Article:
In the Brennan method, the period of the fiber Bragg grating is determined by the frequency of the laser intensity modulation and the velocity by which the fiber is translated. Since the precision of the Bragg wavelength various inversely with the size of the beam, the smaller the beam size, the more precise the fiber Bragg grating wavelength imparted. Therefore, the beam size has to be very narrow in order to produce a desired and an accurate grating. For example, Brennan teaches a beam diameter of less than approximately ten microns.
A disadvantage with the Brennan method is that the movement of the optical fiber perpendicular to the writing beam may cause vibration to the optical fiber thereby affecting the fiber Bragg grating applied thereto. An additional disadvantage with the Brennan method is that the method and apparatus require a high degree of precision in optical fiber movement control.
Yet another method for fabricating a fiber Bragg grating is that of U.S. Pat. No. 6,072,926 to Cole et al. (hereinafter “Cole”) which is directed to forming optical waveguide gratings using a writing laser to generate a grating pattern on an optical fiber while moving the optical fiber perpendicular to the writing beam. The period of the fiber Bragg grating is varied by smearing the interference pattern. A phase mask is used to form an interference pattern.
One disadvantage with the Cole method is that the grating strength tends to decrease as the index of modulation gets averaged or “washed out” when the optical fiber moves too quickly through the interference pattern formed by the phase mask. Therefore, the Cole method has a limited range of Bragg wavelength shift. In addition, like the Brennan method, since the optical fiber is moving perpendicular to the writing beam while the fiber Bragg grating is being written, vibration of the optical fiber may affect the accuracy of the fiber Bragg grating produced.
An additional method for fabricating a fiber Bragg grating is provided by WO 99/22256 to Lamin et al. (hereinafter “Lamin”) which uses a converging optical system comprising a positive lens downstream of a phase mask and which adjusts the period of the fiber Bragg grating by moving either or both the optical fiber or the lens. Lamin teaches that tuning of the period of the interfering beams and hence the resulting Bragg wavelength, can be achieved by varying the distance between the lens and the phase mask. A disadvantage with Lamin is that the Lamin method is very sensitive to fiber position due to the nature of its converging optical system.
The present invention concerns a method and apparatus for fabricating fiber Bragg grating on an optical fiber. The present technique involves the use of a phase mask to diffract a beam of coherent energy into two symmetric virtual light sources of coherent energy. A cylindrical lens in combination with a pair of mirrors are used to recombine the two virtual light sources as an interference pattern directed to an optical fiber. Bragg wavelength of the fiber gratings may be controlled by varying the distance between the optical fiber and the lens via translation of the optical fiber and/or the lens; the bandwidth of the fiber gratings may be controlled by varying the grating length via translation of the phase mask and/or the optical fiber.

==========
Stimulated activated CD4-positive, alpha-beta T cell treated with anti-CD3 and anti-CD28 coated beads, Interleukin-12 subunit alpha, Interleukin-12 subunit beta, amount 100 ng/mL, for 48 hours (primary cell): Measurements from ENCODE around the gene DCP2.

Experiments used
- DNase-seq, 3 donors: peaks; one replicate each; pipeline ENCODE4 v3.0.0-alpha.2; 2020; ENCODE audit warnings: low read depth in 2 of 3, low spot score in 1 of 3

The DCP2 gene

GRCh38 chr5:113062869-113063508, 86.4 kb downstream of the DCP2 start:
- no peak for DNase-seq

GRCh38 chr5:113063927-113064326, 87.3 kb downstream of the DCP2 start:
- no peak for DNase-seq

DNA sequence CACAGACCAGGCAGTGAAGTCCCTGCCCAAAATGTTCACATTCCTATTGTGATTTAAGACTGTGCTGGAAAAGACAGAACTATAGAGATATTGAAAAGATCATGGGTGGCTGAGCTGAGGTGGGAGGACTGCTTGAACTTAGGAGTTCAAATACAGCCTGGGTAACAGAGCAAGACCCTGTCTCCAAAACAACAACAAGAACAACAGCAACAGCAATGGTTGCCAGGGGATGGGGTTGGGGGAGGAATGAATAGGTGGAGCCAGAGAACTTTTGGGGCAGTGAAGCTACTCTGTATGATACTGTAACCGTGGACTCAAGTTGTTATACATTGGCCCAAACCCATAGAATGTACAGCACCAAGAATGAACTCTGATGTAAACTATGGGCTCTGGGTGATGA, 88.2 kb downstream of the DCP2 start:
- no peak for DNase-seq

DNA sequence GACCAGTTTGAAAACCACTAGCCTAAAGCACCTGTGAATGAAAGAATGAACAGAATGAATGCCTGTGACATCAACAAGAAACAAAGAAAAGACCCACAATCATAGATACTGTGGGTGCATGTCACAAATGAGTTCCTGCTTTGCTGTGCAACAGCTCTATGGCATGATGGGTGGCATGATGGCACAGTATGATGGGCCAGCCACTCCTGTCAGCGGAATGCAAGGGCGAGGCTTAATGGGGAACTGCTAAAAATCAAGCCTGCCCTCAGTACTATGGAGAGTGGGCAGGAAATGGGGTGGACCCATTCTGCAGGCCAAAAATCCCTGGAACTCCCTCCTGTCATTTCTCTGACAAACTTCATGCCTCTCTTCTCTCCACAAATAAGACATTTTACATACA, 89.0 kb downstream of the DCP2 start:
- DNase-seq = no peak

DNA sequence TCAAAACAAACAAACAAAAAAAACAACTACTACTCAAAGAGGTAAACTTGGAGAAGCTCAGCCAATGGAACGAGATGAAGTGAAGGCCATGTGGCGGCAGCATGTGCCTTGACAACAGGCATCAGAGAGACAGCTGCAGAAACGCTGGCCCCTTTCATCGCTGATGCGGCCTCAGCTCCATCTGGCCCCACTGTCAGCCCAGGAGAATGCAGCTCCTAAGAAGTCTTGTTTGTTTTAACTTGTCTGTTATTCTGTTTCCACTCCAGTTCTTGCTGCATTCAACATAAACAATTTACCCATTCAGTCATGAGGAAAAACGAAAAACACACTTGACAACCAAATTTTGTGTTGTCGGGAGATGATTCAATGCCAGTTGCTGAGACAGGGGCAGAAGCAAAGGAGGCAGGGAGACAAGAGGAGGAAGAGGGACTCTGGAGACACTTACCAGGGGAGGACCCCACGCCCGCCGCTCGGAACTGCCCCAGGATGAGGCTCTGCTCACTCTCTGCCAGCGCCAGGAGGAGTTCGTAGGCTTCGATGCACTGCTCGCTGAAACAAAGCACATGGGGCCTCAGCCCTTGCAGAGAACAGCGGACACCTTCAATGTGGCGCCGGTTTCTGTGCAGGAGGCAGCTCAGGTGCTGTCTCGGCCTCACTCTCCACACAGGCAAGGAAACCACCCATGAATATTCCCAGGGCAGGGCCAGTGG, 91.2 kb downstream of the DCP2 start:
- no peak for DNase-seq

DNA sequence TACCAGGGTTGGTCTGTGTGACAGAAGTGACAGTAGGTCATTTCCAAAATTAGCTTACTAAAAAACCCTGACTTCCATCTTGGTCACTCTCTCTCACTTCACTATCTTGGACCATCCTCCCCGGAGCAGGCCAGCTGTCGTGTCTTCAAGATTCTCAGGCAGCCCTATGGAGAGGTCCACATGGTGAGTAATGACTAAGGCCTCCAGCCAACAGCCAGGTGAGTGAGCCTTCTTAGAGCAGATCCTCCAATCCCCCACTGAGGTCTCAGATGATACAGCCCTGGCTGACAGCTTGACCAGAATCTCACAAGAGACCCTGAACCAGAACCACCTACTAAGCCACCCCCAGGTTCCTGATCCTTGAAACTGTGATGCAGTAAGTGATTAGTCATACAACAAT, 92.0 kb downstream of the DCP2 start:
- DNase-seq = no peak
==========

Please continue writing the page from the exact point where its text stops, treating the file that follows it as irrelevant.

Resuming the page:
In accordance with one aspect of the present invention, an apparatus is provided for fabricating fiber-optic gratings on an optical fiber. The apparatus includes a laser adapted to direct a beam of coherent energy along an initial beam path which defines a first axis. A phase mask is disposed in the initial beam path for diffracting the beam into a first diffracted beam along a first diffracted beam path and a second diffracted beam along a second diffracted beam path. Each of the first and second diffracted beam paths having a component in a second axis located perpendicular to the first axis. A lens is disposed downstream from the phase mask in both the first diffracted beam path and the second diffracted beam path. Advantageously, in one embodiment of the present invention, the lens comprises a cylindrical lens. Two mirrors, one each disposed in the first and second diffraction beam path, respectively, are provided for combining the first and second diffracted beams together to form an interference field directed to the optical fiber.
In one further embodiment, the phase mask is translatable along the first axis.
In an alternative embodiment, the Bragg wavelength grating to be applied to the optical fiber is adjustable by translating the optical fiber within the interference field along the first axis.
According to another aspect of the present invention, a method is provided for fabricating fiber-optic gratings on an optical fiber which includes directing, along a first axis, a beam of coherent energy to a phase mask element which diffracts the beam of coherent energy into two divergent diffracted beams. The divergent beams are passed through a lens and are redirected to form an interference field. An optical fiber is located in the interference field to form a fiber-optic grating on the optical fiber.
In further alternative embodiments, the phase mask is translated along the first axis to vary a center position of the interference field along the first axis.
In another alternative embodiment, the method includes selecting a desired Bragg wavelength to be applied to the optical fiber by varying the distance along the first axis between the optical fiber and the lens.